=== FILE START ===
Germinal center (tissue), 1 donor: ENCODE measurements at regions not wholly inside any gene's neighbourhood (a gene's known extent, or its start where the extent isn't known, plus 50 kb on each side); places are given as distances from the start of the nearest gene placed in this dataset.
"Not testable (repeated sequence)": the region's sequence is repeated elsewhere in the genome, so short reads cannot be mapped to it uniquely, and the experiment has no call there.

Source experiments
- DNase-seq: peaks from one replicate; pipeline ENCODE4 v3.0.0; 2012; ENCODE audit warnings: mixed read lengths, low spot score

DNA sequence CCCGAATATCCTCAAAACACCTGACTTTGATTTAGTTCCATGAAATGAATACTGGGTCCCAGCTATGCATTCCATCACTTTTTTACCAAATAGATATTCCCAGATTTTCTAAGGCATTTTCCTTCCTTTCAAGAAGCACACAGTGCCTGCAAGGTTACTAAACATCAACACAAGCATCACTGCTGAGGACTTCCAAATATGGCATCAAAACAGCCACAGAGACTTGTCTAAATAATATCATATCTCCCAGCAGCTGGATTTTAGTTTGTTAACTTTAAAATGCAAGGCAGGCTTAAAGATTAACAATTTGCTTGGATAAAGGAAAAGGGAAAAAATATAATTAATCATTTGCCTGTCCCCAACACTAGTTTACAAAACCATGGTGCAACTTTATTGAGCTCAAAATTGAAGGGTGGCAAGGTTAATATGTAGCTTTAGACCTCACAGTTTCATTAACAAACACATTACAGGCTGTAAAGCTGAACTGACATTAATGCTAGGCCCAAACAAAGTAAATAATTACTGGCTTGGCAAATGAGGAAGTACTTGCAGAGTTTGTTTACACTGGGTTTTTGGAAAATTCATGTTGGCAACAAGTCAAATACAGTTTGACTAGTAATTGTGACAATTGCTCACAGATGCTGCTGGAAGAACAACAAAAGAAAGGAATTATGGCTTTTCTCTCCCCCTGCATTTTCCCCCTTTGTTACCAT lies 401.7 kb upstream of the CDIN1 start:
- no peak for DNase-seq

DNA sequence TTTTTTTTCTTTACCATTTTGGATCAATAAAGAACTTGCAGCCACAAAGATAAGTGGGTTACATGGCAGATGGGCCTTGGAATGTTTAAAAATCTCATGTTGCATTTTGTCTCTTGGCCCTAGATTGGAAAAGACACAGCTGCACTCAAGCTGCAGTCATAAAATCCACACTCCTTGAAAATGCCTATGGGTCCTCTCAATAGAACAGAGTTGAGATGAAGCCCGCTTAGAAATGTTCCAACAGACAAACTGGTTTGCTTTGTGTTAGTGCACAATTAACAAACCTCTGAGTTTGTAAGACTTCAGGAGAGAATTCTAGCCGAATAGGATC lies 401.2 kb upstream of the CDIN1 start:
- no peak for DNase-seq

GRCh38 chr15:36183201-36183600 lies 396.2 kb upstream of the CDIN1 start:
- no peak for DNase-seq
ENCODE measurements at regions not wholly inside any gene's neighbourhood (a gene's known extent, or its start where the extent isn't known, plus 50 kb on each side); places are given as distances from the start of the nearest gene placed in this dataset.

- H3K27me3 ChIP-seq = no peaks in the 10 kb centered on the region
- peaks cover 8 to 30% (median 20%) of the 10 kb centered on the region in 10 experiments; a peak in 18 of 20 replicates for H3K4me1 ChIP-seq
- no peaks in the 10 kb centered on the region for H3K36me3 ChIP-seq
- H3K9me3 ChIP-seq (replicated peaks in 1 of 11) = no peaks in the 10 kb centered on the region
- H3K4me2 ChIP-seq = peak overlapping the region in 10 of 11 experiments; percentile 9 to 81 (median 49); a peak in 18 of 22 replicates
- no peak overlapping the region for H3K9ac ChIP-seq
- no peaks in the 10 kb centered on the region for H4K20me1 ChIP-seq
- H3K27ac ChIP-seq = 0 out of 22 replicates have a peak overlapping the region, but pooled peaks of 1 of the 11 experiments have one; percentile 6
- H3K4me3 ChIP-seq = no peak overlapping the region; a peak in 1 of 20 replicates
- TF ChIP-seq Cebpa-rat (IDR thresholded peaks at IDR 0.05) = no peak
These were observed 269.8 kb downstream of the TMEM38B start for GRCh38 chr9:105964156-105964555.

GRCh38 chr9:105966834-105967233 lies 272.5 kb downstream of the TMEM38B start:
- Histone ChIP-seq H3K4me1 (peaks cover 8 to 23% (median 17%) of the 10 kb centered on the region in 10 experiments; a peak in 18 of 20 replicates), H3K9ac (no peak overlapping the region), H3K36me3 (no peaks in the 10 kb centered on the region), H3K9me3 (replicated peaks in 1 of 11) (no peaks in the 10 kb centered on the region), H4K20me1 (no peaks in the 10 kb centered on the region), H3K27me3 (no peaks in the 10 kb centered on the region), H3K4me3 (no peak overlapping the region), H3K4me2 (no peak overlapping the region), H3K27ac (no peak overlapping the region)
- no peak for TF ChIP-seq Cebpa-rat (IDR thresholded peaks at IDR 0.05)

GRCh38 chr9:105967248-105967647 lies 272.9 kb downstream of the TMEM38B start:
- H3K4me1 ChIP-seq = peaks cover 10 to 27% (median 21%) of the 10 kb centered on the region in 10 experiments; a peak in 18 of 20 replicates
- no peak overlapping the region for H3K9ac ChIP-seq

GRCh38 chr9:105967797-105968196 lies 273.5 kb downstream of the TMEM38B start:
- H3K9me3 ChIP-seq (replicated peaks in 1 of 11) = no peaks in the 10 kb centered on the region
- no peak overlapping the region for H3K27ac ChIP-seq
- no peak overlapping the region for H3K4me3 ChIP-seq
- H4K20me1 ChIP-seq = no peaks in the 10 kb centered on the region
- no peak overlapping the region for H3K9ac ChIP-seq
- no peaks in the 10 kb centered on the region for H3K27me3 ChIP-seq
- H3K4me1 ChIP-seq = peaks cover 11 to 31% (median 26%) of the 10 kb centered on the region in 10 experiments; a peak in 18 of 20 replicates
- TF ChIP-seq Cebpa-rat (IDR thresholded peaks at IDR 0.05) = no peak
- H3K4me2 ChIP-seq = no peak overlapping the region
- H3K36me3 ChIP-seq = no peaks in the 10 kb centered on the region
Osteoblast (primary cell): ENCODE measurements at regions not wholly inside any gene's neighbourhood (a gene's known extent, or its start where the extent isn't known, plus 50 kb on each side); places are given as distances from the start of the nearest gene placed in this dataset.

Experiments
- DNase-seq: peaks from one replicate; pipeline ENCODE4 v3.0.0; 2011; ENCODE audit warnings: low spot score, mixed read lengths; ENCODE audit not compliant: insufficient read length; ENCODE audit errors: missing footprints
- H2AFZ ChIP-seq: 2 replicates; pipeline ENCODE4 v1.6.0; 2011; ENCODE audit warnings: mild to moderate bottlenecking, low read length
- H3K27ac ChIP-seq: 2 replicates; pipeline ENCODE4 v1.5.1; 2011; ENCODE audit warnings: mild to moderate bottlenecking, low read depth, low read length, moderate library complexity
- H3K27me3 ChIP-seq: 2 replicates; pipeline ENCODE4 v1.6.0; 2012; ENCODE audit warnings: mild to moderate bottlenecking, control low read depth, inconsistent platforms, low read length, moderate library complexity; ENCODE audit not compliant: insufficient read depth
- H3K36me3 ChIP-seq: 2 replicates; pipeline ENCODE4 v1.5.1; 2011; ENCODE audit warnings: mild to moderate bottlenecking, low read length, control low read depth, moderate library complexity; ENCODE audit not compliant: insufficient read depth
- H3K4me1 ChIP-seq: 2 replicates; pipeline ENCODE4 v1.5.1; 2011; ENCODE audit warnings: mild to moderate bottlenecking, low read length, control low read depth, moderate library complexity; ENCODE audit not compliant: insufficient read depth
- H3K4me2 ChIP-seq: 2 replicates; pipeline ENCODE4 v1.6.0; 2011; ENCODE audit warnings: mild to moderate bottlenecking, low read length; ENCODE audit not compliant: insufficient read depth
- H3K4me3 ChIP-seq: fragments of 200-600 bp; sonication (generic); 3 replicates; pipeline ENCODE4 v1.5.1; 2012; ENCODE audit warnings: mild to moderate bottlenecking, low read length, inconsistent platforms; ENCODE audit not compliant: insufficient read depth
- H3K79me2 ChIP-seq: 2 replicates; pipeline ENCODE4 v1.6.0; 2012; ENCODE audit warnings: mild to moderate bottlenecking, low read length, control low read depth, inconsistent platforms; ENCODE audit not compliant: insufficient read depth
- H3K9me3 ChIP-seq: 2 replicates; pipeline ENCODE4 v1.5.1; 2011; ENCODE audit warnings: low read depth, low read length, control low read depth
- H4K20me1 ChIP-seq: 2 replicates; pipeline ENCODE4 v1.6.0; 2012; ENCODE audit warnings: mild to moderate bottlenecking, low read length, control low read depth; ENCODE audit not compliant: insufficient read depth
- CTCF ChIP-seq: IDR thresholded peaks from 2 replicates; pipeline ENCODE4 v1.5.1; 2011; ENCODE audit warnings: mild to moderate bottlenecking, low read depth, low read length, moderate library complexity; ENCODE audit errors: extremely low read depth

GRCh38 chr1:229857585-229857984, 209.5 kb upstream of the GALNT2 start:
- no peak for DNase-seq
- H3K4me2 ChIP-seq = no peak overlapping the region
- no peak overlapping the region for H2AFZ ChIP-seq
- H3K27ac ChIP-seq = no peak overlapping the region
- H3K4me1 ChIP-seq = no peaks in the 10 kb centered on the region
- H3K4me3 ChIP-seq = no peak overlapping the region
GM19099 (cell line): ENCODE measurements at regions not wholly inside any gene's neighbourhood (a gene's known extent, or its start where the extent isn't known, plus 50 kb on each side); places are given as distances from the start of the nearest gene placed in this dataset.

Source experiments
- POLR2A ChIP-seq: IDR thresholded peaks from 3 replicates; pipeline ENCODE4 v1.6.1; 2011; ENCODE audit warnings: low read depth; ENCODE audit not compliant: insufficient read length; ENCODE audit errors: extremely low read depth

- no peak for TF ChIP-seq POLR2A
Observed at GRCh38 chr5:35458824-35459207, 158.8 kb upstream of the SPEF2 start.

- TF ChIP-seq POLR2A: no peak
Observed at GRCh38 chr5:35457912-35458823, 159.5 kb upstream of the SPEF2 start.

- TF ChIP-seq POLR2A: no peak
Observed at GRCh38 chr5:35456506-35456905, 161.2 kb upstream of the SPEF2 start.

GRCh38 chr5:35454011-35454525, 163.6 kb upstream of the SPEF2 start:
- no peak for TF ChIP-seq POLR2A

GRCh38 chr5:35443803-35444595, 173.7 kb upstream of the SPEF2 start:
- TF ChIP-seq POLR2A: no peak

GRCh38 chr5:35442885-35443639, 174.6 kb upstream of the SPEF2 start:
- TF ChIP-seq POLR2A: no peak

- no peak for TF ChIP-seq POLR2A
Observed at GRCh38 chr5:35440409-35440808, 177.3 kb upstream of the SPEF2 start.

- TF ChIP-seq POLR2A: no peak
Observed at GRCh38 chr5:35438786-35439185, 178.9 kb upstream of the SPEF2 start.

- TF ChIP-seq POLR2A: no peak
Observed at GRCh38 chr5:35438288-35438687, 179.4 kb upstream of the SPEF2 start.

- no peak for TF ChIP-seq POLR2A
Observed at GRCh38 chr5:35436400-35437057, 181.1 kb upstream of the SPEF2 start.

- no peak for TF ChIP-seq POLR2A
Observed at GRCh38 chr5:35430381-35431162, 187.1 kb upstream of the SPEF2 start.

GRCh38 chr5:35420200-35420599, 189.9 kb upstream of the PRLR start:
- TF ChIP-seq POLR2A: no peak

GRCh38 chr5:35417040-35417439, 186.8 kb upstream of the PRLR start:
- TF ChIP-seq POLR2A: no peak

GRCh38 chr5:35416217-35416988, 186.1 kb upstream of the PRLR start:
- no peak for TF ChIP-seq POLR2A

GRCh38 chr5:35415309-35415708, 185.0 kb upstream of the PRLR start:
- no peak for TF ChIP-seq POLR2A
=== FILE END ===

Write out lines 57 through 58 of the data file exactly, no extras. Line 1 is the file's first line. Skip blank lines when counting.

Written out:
- no peak overlapping the region for H2AFZ ChIP-seq
- H3K27ac ChIP-seq = no peak overlapping the region